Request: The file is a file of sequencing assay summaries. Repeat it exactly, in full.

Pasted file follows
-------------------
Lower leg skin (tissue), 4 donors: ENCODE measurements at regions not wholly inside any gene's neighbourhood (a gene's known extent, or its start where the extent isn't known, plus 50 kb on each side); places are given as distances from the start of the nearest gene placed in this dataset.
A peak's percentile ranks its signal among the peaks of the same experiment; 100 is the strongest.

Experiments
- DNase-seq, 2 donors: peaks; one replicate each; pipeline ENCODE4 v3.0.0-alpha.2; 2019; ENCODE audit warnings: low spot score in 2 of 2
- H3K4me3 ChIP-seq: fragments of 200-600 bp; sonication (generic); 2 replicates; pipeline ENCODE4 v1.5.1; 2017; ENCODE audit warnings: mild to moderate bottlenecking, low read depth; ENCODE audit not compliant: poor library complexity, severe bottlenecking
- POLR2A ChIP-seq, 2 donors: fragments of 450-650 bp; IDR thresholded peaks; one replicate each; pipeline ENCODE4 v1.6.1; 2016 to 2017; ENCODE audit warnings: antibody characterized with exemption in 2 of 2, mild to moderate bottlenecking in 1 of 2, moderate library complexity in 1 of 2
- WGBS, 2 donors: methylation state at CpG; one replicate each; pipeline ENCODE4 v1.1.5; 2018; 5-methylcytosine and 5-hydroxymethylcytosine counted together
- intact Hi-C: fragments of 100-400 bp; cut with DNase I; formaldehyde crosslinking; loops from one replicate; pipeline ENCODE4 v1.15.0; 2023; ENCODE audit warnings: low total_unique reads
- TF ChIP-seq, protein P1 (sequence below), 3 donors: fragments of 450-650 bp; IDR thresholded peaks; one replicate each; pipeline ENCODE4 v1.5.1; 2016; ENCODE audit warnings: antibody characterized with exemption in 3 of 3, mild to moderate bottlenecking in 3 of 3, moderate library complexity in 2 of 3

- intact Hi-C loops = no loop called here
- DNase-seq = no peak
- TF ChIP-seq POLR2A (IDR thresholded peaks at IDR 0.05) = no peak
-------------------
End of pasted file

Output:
Lower leg skin (tissue), 4 donors: ENCODE measurements at regions not wholly inside any gene's neighbourhood (a gene's known extent, or its start where the extent isn't known, plus 50 kb on each side); places are given as distances from the start of the nearest gene placed in this dataset.
A peak's percentile ranks its signal among the peaks of the same experiment; 100 is the strongest.

Experiments
- DNase-seq, 2 donors: peaks; one replicate each; pipeline ENCODE4 v3.0.0-alpha.2; 2019; ENCODE audit warnings: low spot score in 2 of 2
- H3K4me3 ChIP-seq: fragments of 200-600 bp; sonication (generic); 2 replicates; pipeline ENCODE4 v1.5.1; 2017; ENCODE audit warnings: mild to moderate bottlenecking, low read depth; ENCODE audit not compliant: poor library complexity, severe bottlenecking
- POLR2A ChIP-seq, 2 donors: fragments of 450-650 bp; IDR thresholded peaks; one replicate each; pipeline ENCODE4 v1.6.1; 2016 to 2017; ENCODE audit warnings: antibody characterized with exemption in 2 of 2, mild to moderate bottlenecking in 1 of 2, moderate library complexity in 1 of 2
- WGBS, 2 donors: methylation state at CpG; one replicate each; pipeline ENCODE4 v1.1.5; 2018; 5-methylcytosine and 5-hydroxymethylcytosine counted together
- intact Hi-C: fragments of 100-400 bp; cut with DNase I; formaldehyde crosslinking; loops from one replicate; pipeline ENCODE4 v1.15.0; 2023; ENCODE audit warnings: low total_unique reads
- TF ChIP-seq, protein P1 (sequence below), 3 donors: fragments of 450-650 bp; IDR thresholded peaks; one replicate each; pipeline ENCODE4 v1.5.1; 2016; ENCODE audit warnings: antibody characterized with exemption in 3 of 3, mild to moderate bottlenecking in 3 of 3, moderate library complexity in 2 of 3

- intact Hi-C loops = no loop called here
- DNase-seq = no peak
- TF ChIP-seq POLR2A (IDR thresholded peaks at IDR 0.05) = no peak